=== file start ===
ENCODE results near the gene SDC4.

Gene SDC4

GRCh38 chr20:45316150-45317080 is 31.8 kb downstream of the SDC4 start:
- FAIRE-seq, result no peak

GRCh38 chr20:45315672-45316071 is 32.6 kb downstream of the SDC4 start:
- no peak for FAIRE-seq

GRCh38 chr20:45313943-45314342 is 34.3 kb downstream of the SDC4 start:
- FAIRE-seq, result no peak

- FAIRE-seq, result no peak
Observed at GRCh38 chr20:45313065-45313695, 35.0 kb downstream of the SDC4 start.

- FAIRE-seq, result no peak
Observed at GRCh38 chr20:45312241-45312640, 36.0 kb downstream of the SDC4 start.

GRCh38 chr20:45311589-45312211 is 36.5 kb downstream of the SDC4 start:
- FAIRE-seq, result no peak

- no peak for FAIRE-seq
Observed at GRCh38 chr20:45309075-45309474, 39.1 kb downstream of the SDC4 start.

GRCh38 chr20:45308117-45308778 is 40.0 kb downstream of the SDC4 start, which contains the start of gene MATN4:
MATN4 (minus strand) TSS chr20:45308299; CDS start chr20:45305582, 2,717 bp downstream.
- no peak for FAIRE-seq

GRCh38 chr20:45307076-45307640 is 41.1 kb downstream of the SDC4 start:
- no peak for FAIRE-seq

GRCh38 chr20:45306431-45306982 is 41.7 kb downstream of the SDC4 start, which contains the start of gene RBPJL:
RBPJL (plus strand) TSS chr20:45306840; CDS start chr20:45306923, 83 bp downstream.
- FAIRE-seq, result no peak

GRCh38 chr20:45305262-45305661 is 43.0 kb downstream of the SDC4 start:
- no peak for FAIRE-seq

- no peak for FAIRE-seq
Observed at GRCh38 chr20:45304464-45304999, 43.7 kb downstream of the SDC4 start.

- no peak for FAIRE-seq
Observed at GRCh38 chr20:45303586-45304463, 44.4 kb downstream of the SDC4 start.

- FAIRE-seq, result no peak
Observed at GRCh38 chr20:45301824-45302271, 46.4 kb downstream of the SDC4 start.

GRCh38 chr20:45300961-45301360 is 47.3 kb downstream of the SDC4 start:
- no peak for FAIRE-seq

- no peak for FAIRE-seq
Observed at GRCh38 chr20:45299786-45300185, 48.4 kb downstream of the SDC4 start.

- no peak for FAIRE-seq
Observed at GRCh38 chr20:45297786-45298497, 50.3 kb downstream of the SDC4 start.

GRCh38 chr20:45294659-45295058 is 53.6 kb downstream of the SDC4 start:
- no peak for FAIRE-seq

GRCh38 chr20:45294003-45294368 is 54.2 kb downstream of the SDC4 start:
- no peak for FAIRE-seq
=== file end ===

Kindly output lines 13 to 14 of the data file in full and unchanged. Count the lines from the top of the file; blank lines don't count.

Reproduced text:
GRCh38 chr20:45311589-45312211 is 36.5 kb downstream of the SDC4 start:
- FAIRE-seq, result no peak